Arif Mardin: In Conversation
AAJ: You worked with the Bee Gees in the '70s also, you did "Jive Talkin?," which was a huge, smash hit.
AM: Right, but that was kind of state-of-the-art technology too.
AAJ: Some people worry that was the end of the artist-driven music market and the beginning of the producer-driven scene. Then the '80s came along, and it was sort of a dark age for pop music, with payola in the industry?
AAJ: ?and overproduced, out-of-touch music, whereas jazz-rock and punk rock were pushed underground.
AM: In the and '80s I was very happy to work with Chaka Khan for example. We made great records. [Mardin produced 1979's Chaka Khan, featuring "I'm Every Woman," and 1984's I Feel for You.] Again that was sort of a state-of-the-art fusion of rap and synthesizers. But the drummer was playing drums!
AAJ: That's real, organic drumming and not a synth drum?
AM: Excuse me, that was a drum machine. I will be giving a speech in October at the AES [Audio Engineering Society] Convention, and it is about, will technology replace the artist? I'm going to say that technology is great, you can't stop it, because people will invent new devices, new machines all the time. It is, in whose hands the technology will be, because you can use the technology to great advantage, or you can manufacture an artist, a singer from nothing. Those are the points that you have to weigh.
AAJ: Hindsight is 20/20 of course, but is Norah Jones a kind of penance for Boy George?
AM: Whoa. What did I do with Boy George?
AAJ: Some people would think he's sort of one of those produced artists who isn't relevant today.
AM: No, no, totally wrong. Boy George belongs to the punk generation. I remember, when we were doing vocals, he did one vocal, right? I said, "Can I have another one?" Because I would like to take maybe a good verse from another take. He said, "Why?" I said, "For insurance." [He said,] "You think I'm going to die?" He refused to give me another vocal. So whatever he sang, it was one take. He definitely was not a manufactured person.
AAJ: You're working on your memoirs?
AM: I am. It's a little slow, but I have four chapters finished and maybe [three more] chapters outlined. It's slow: correcting, looking at my old scrapbooks, putting photographs together and things like that.
AAJ: Can you give us a taste of what you'll talk about?
AM: It will be nothing but music and anecdotes and jokes. I don't know artists? sex lives; I'm not involved with what they do after the studio. There will be no tabloid kind of thing. It's going to be music history, who played what; also my early life in Turkey, how I was brought up, and early jazz activities.
AAJ: What would be your most memorable moment in the studio? Whom do you remember best, working with?
AM: There are so many great moments. Definitely with "I'm Every Woman," we had a feeling that this is going to be great. Of course any session with Aretha Franklin, I would go home and tell my wife: "You weren't there. She sang incredible stuff."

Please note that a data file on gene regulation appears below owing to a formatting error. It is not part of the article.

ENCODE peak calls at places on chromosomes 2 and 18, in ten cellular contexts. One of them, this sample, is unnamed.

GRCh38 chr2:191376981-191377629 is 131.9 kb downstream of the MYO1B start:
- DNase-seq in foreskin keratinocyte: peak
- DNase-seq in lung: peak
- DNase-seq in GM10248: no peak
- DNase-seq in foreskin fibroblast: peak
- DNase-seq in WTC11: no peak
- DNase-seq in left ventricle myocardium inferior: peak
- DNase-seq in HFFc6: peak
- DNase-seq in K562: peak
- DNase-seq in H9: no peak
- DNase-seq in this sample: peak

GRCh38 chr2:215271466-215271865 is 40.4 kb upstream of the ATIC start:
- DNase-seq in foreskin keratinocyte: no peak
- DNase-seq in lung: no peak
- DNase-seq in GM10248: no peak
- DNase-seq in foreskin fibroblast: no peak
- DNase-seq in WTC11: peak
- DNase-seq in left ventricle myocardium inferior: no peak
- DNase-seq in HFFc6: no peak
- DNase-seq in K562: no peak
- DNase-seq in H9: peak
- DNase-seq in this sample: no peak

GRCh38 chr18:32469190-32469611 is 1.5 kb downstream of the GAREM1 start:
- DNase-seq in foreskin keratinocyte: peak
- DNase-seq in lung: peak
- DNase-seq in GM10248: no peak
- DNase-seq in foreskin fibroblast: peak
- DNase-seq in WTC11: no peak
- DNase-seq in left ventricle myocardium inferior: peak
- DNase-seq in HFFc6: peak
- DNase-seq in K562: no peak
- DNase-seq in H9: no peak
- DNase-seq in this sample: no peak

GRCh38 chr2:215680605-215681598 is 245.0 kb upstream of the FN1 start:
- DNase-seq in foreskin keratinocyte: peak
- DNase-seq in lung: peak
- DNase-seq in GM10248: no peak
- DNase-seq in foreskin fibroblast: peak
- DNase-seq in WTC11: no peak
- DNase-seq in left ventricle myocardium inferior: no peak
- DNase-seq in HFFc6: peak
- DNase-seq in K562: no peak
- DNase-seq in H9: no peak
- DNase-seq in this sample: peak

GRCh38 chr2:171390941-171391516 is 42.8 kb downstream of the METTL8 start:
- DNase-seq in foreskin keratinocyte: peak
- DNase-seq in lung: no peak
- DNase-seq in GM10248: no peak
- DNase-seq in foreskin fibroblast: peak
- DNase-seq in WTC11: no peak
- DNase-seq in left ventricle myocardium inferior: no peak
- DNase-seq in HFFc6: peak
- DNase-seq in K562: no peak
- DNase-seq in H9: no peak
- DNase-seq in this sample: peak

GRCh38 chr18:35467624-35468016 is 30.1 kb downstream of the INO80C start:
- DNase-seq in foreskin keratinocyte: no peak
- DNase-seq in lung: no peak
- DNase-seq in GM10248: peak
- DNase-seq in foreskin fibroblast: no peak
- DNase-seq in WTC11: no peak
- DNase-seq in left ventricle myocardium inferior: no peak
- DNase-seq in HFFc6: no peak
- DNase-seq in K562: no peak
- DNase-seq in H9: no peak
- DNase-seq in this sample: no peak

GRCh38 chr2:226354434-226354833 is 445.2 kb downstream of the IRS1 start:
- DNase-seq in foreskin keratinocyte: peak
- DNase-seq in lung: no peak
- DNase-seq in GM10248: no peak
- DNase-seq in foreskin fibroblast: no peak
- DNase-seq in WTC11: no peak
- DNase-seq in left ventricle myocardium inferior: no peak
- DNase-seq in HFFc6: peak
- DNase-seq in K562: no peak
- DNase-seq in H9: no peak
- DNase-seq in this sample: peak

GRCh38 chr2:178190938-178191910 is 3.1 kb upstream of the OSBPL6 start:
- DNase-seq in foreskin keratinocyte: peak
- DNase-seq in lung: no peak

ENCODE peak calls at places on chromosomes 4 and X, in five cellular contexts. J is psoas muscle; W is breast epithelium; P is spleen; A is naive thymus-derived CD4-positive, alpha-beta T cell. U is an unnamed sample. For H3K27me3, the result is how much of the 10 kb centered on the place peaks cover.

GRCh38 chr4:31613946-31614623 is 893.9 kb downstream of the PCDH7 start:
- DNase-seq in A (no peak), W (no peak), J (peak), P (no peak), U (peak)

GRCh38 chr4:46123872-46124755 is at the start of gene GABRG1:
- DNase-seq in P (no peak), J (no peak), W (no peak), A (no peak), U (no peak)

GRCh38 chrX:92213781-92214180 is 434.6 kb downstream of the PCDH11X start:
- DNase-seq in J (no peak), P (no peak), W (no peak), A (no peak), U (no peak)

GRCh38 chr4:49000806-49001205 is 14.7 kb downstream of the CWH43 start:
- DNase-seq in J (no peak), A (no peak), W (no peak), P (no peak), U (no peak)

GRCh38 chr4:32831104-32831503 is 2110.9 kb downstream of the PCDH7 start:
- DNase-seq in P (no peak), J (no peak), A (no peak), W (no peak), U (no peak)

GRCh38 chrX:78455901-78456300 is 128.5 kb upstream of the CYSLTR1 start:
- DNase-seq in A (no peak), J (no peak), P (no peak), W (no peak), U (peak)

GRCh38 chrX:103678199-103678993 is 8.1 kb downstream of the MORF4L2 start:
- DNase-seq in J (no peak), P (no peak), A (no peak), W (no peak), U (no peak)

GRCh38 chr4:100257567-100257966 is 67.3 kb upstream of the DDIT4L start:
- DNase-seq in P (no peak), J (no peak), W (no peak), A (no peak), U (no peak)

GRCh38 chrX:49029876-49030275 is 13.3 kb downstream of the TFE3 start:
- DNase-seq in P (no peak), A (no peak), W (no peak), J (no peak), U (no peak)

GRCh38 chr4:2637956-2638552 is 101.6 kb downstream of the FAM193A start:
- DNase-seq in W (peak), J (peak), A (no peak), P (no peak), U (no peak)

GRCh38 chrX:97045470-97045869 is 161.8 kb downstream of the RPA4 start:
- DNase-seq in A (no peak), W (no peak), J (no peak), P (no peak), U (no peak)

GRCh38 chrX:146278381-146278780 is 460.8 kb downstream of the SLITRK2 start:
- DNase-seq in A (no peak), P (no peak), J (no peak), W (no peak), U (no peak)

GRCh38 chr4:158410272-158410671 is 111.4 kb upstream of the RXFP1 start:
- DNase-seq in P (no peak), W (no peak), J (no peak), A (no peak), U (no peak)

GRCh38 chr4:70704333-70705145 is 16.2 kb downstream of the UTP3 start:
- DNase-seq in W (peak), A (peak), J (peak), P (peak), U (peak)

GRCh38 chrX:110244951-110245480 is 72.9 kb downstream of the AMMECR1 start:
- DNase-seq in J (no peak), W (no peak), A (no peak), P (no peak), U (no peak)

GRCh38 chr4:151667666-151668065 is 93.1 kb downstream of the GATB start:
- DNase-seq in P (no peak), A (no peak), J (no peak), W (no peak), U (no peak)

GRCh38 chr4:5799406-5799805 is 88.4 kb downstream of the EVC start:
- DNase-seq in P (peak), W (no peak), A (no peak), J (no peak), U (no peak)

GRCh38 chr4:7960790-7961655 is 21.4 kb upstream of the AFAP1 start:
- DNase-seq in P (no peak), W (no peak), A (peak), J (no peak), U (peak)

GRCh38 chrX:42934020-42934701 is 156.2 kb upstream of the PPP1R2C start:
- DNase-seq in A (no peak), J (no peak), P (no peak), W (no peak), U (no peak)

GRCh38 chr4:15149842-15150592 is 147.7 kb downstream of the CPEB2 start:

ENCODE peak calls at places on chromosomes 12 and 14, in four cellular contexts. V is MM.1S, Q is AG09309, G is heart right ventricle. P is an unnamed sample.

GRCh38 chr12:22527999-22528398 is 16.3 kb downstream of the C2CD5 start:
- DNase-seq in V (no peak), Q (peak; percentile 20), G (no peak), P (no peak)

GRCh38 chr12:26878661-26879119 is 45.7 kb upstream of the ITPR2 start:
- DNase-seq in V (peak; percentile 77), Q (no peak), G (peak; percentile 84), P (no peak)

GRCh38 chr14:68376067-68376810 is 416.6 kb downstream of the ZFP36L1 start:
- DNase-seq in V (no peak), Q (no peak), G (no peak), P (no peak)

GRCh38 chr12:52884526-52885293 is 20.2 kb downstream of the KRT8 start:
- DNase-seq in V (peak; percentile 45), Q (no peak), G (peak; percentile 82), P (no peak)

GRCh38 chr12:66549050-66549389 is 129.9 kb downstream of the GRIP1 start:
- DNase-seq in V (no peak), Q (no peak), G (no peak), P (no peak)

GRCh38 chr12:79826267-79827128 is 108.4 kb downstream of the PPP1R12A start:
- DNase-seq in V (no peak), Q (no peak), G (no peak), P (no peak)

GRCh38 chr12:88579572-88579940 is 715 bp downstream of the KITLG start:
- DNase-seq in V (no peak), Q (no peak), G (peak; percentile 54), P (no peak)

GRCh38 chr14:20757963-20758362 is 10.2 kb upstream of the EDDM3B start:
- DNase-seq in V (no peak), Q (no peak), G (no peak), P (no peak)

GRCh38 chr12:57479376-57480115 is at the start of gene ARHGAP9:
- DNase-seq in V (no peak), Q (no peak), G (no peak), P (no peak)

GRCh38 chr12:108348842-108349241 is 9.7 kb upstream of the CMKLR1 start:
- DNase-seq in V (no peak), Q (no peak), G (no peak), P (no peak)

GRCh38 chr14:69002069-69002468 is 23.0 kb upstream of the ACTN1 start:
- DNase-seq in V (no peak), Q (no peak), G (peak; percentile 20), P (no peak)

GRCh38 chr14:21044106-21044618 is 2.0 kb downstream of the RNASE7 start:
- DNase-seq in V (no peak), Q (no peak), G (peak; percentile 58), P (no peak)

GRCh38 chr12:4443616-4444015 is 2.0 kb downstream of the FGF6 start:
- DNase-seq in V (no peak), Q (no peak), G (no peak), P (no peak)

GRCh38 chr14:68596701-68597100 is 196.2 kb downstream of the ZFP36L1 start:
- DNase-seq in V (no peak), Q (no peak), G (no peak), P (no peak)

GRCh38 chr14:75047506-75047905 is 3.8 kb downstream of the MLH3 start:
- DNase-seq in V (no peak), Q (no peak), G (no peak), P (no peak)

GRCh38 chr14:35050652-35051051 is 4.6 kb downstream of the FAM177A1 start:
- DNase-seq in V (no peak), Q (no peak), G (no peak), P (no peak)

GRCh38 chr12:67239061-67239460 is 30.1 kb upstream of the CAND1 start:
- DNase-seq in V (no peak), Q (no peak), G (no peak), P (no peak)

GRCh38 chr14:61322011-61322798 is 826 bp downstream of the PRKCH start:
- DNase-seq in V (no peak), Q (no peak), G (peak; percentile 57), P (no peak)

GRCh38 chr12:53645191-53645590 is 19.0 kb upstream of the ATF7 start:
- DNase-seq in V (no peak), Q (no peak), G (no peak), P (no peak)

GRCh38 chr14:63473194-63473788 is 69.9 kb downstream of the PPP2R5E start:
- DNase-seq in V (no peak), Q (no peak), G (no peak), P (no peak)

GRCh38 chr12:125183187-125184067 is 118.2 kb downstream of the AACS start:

AAJ: Do you have any plans to work with her or any other of those artists again?
AM: Usually it happens. We always talk to each other on the phone. Being a producer my relationship with artists, it's always like family. [Aretha] picks up the phone and asks advice, this and that. We did work much later, when she was with Arista. So if she calls me, I'll work [laughs].
AAJ: Speaking of family, you have a son and a daughter?
AM: Yes, Joe and Julie. Joe is a producer-arranger-orchestrator, and he's working on many, many projects. Julie is an avant-garde artist; she creates imagery'she used to do it in the dark room, now she's scanning stuff. She creates visual art, usually it's about toys that promote war or violence against women and children. She's a very driven, young lady.
My wife [Latife] also writes novels. She's been in top-10 in Turkey. They're all historical novels, 19th century. She writes in English, and it's translated back into Turkish. She has a very interesting system.
AAJ: You did Smokey Joe's Cafe [in 1995 with the original Broadway cast]. That was a Lieber-Stoller [review]?
AM: Yes. It was their life's work actually, and it was a musical review on Broadway. We all got a Grammy for that.
AAJ: I heard the song ["Smokey Joe's Cafe"] by the Robins, who became the Coasters, in a Brendan Fraser movie set in the ?50s, and I thought it was really catchy, and I got the album and realized almost all their songs were by Lieber and Stoller.
AM: Yes. The Coasters were fantastic. That's just a few years before my time, before I joined Atlantic Records. Coasters were probably recorded ?58. I was in Berklee College of Music at that time, and joined Atlantic in ?63.
AAJ: So you heard it on the radio, but you weren't working with..."
AM: I never listened to that kind of music; I was totally "jazz." I shunned all kinds of rock or pop music.
AAJ: So how did you open up your ears to other music?
AM: When I was hired by [A&R chief at] Atlantic Nesuhi Ertegun, a true jazz fan and a great guy, I was working in the studio as an assistant, and really watching him produce jazz recordsMJQ, Herbie Mann. When they paired me and Tom Dowd, a great engineer and my mentor, with The Young Rascals, I was a novice. The first record we made became number one, so I said, "Maybe I should concentrate on this." So that was like, jazz-to-back-burner a little bit, but not too much, because I still worked with jazz artists at that time.